At various points during the pandemic I’ve been left incredulous at how freedoms have been restricted by our Government without any democratic scrutiny.
The virtue signalling of the devolved administrations and city mayors, who all seem to want to lockdown further and quicker than the UK government, I also find deeply depressing.
But how students are being treated in Scotland right now tops everything that has happened so far. This weekend more than 1,000 students have been ordered to self-isolate in “prison-like” student accommodation in Glasgow and Dundee, following coronavirus outbreaks.
All 250,000 students, from those in their first year to mature students and postgraduates, have been ordered not to visit pubs, cafes and restaurants in what has been described as an “astounding” restriction of their liberty.
And while members of the public face £30 fines in Scotland for breaking the rules, students have been warned that if they are caught flouting restrictions, they could be expelled which could have consequences for their rest of their lives.
Emma Hardy, a masters student at the University of Glasgow, said: “We were told to come back to campuses with the promise of some in-person teaching. I signed my lease believing that I would be able to go to the occasional class and spend time with my friends.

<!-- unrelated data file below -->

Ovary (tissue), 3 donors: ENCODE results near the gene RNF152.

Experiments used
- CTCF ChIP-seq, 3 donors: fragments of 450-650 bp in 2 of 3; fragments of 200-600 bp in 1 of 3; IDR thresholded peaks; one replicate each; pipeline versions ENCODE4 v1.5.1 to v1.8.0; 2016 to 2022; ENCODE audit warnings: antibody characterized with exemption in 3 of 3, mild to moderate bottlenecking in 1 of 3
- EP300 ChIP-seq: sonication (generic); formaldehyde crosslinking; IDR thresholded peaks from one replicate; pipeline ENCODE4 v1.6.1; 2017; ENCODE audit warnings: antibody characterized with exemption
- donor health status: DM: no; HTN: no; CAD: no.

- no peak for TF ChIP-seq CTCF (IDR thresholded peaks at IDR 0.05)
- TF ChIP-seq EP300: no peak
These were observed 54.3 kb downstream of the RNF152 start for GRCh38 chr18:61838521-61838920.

She said she was only told this month that all her classes would be delivered online, for the whole year. “I’m now paying tuition fees and rent to live in a city far away from my family and I can’t even see my friends.”
One of the Dundee student’s parents Jackie Bruce said: “These young people’s human rights are being completely trampled on. They are at greater risk of serious mental health problems than of death or serious complications from Covid.
“The rooms are barely big enough to stand up and walk around in … it is like a prison, where you are also being charged an extortionate rent.”
How can it be right to discriminate against a particular group of people not only by virtue of their age but also because they happen to be studying.
Even though I’m 60, I still remember how I, and many other students, felt on arrival at university, the first time away from home adjusting to living in my tiny student flat, in an unfamiliar city, not knowing a soul and trying to cope with the new academic challenges of university life
It’s not often I agree with the head of the National Union of Students Scotland has slammed the sudden student lockdown backed by the Scottish Government last night “a complete disregard for students’ mental health.”
President, Matt Crilly said: “Tonight’s announcement by Universities Scotland, and endorsed by the Scottish Government, unfairly blames students for the spread of coronavirus.
“These measures are deeply concerning- not least to those students who rely on income from hospitality jobs.
“And the rules show a complete disregard for students’ mental health and well-being – we need better.”
There is now talk of students not being allowed home at Christmas. Crilly is right to focus on the mental health angle.
I believe these restrictions, if they are allowed to continue, will directly lead to the suicide of some vulnerable students unable to cope with being forced to live alone, away from their friends and family in prison-like accommodation. It really is an absolute outrage.